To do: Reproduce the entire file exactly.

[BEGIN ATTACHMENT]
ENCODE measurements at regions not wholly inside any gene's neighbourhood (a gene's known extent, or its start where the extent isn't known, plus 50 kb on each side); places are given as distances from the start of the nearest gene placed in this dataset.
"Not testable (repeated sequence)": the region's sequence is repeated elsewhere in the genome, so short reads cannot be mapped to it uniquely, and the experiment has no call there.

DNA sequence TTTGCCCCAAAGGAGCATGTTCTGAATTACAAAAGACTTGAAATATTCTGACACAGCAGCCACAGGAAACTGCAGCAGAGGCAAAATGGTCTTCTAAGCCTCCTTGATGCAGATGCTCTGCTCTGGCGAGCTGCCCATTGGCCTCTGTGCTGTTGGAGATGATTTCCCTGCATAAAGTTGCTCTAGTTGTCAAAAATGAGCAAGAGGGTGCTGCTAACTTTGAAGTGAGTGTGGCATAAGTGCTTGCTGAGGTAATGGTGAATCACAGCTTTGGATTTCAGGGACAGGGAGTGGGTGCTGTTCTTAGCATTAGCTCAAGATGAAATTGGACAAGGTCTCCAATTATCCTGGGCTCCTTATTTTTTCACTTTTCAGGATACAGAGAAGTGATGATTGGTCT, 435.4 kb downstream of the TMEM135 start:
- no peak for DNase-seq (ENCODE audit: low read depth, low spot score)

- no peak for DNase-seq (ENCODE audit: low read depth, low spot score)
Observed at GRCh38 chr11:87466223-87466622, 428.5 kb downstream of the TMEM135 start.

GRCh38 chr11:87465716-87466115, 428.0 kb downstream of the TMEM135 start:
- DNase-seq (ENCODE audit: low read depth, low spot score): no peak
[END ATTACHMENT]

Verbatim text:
ENCODE measurements at regions not wholly inside any gene's neighbourhood (a gene's known extent, or its start where the extent isn't known, plus 50 kb on each side); places are given as distances from the start of the nearest gene placed in this dataset.
"Not testable (repeated sequence)": the region's sequence is repeated elsewhere in the genome, so short reads cannot be mapped to it uniquely, and the experiment has no call there.

DNA sequence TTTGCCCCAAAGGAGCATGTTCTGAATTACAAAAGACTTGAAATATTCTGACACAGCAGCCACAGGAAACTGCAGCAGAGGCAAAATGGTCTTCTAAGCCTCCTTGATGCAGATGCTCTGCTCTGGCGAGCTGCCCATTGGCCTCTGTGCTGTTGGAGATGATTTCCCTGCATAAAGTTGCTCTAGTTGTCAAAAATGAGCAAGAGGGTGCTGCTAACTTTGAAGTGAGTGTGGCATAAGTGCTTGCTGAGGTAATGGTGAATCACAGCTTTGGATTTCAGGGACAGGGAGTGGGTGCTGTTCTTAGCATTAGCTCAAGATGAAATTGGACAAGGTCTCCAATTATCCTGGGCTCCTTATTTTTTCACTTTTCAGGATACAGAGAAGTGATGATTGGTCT, 435.4 kb downstream of the TMEM135 start:
- no peak for DNase-seq (ENCODE audit: low read depth, low spot score)

- no peak for DNase-seq (ENCODE audit: low read depth, low spot score)
Observed at GRCh38 chr11:87466223-87466622, 428.5 kb downstream of the TMEM135 start.

GRCh38 chr11:87465716-87466115, 428.0 kb downstream of the TMEM135 start:
- DNase-seq (ENCODE audit: low read depth, low spot score): no peak